If you are not happy with your fund or its performance you are able to change funds. This can be time-consuming but can be worthwhile. Look for a fund that shows strong past performance, charges reasonable fees and offers cost-effective life insurance and you could end up in a much stronger position than you would if you remained with your current fund.

  1. Make additional contributions

You can make additional contributions to your super fund up to a capped annual limit. Doing this can really boost your retirement savings.

There are two ways you can make these contributions: concessional (before tax) contributions and non-concessional (after tax) contributions.

Speak with your employer’s accounts department, your super fund or your accountant about how you can benefit from making extra contributions.

  1. Find your lost super

If you’ve held jobs in a variety of industries or have largely worked part-time, you may have money sitting in various superannuation funds. To find out if you have super you don’t know about www.lost-super.com.au to track it down for free. Once you have sourced any missing super contributions, roll them all over into your preferred super fund.

Final Thoughts on Superannuation

If you take the time and trouble to keep an eye on the progress of your super savings and follow the above hidden superannuation tips, you could be many thousands of dollars better off once you reach retirement age. Learning the superannuation basics in Australia is well worth while to boost your super savings and secure your financial future.

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What You Should Know about Superannuation Changes in 2017

On November 23, 2016, legislation to implement superannuation reforms passed the Parliament. This legislation aims to improve the superannuation system and make it more sustainable with better targeted tax concessions. It likewise increases the flexibility of the system in staying aligned with the changing work-life patterns of people in Australia. These reforms will take effect on July 1, 2017.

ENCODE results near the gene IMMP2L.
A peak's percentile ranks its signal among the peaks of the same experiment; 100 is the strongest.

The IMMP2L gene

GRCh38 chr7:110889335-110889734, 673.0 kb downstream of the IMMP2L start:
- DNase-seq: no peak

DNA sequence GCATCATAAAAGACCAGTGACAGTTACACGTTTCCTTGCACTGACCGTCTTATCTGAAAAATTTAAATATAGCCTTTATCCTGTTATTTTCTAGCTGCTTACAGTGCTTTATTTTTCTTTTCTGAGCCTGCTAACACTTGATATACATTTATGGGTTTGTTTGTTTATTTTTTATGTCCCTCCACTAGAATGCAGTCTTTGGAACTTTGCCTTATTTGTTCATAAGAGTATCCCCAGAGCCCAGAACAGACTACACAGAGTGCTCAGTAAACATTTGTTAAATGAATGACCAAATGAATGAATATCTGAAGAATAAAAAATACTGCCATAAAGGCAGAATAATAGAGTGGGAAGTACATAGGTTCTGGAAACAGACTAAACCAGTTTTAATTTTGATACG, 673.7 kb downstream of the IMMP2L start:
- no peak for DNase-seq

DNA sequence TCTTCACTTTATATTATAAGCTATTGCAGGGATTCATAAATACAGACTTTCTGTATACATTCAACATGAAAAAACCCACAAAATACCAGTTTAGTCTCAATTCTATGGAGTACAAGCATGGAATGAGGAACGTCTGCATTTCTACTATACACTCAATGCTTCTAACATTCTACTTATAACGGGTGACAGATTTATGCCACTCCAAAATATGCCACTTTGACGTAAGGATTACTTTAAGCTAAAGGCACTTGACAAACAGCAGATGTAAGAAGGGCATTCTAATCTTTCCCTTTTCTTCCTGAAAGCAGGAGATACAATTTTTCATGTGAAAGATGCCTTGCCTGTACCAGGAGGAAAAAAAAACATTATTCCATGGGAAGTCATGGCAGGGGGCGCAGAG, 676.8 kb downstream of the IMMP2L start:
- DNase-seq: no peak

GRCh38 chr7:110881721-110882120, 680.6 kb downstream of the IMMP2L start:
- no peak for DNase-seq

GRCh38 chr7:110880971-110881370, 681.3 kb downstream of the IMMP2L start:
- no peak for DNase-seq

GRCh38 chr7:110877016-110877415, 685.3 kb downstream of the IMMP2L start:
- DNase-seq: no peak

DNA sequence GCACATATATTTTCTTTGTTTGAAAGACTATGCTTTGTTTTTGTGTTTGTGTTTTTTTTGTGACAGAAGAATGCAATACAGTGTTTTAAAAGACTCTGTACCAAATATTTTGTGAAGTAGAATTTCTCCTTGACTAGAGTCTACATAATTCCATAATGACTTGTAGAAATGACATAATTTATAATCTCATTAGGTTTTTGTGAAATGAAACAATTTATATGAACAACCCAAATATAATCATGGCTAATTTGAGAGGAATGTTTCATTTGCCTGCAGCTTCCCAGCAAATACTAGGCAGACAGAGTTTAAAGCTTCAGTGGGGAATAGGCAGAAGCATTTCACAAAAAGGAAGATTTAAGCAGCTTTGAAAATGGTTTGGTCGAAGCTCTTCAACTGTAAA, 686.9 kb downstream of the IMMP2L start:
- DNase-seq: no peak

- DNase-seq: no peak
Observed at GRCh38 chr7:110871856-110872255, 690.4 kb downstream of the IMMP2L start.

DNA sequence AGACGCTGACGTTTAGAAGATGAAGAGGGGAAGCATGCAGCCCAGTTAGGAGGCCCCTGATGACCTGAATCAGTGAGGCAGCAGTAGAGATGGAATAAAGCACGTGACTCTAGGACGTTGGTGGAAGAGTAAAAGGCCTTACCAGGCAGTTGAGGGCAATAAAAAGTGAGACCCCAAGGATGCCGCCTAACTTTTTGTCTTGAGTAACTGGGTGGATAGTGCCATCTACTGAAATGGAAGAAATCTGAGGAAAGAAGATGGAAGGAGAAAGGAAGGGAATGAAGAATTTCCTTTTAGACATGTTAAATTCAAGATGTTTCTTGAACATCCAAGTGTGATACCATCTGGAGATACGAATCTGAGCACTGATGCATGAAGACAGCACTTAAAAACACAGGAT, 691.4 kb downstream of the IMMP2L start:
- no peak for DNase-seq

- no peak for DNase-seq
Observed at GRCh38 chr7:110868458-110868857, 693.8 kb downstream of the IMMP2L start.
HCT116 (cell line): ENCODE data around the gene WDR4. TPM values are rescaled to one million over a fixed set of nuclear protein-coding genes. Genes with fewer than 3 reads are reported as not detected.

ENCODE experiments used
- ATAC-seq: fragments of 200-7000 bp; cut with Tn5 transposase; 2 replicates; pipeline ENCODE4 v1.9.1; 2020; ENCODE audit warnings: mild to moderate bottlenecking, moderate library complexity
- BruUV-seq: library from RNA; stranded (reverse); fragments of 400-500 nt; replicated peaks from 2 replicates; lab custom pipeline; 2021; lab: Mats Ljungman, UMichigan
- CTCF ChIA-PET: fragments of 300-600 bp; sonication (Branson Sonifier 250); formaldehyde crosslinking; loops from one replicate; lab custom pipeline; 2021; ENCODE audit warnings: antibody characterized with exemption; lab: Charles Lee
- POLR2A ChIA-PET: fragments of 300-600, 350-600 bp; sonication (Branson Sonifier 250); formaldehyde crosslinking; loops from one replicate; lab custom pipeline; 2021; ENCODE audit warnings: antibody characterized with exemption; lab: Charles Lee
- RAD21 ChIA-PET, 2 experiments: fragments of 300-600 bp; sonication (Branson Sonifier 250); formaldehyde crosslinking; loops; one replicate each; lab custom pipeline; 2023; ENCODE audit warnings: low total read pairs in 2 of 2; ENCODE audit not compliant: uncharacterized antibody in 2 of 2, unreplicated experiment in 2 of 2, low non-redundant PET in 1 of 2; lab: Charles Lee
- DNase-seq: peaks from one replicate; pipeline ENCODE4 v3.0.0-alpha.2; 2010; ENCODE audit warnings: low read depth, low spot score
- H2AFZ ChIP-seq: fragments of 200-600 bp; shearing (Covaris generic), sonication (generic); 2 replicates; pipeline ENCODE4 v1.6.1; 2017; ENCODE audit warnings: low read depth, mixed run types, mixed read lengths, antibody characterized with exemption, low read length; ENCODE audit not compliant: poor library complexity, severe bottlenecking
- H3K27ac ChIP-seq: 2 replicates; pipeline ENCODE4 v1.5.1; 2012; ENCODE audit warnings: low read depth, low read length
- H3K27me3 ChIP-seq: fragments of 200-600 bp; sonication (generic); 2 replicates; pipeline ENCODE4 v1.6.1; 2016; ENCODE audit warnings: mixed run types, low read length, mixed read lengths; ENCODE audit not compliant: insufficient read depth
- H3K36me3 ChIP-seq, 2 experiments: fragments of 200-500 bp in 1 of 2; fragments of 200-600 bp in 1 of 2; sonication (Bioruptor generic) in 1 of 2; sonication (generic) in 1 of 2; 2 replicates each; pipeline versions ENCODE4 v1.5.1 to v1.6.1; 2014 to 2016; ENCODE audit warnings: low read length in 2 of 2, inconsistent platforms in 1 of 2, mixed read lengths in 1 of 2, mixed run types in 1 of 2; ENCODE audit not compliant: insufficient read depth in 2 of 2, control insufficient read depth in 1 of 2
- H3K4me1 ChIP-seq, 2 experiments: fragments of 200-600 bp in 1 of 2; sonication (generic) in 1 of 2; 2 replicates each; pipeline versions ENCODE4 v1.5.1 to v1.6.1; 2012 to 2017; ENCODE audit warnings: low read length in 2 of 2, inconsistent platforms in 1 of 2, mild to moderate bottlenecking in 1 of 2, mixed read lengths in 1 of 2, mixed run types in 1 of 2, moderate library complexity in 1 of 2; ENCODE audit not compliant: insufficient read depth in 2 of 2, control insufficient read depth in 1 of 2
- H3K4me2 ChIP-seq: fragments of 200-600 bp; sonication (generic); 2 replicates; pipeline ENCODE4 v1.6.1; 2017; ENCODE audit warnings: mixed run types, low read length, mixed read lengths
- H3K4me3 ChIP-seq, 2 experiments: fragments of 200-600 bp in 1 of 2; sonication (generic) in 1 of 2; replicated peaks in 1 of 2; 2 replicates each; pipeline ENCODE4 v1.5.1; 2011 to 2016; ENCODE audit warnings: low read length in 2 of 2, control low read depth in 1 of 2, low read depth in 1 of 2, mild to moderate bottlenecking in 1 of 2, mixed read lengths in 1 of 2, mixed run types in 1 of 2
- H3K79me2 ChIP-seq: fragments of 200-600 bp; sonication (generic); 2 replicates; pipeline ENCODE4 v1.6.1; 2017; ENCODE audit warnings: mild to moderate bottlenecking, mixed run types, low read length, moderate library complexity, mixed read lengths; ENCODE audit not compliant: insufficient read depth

Here are several things that you should know about superannuation changes in Australia for 2017:

Legislating the objective of superannuation

This reform aims to provide income in retirement as a substitute or supplement to the Age Pension. Every bill or regulation related to superannuation should have a statement of compatibility to ensure that all proposed superannuation reforms are aligned with the objective of the system.

Introducing the transfer balance cap

A transfer balance cap worth $1.6 million will be introduced on the total amount of superannuation accumulated by an individual and can be transferred into the tax-free retirement phase, though future earnings on balances on this phase will not be capped. These can be in an accumulation account or outside the superannuation system and are taxed at 15%.

For those who are retired and whose balances are lower than $1.7 million by June 30, a transitional arrangement will apply. This means that starting July 1, they have half a year to make their balances under $1.6 million. Also, the transfer balance cap will be indexed and will grow. By 2020-21, it can reach up to $1.7 million.

Reforming the taxation of concessional superannuation contributions

From $300,000, the additional contributions tax (Division 293) will be lowered to $250,000. Also, the government will lower the annual cap on concessional superannuation contributions from $30,000 to $25,000. This is applicable for people who are below 49 years old at the end of the previous financial year.

Lowering the annual non-concessional contributions cap

The annual non-concessional contributions cap to $100,000 will be reduced. A new constraint will then be introduced, wherein those with a balance of $1.6 million and above will no longer be eligible to make non-concessional contributions. For those who are below 65 years old, they will be eligible to bring forward up to three years’ worth of non-concessional contributions.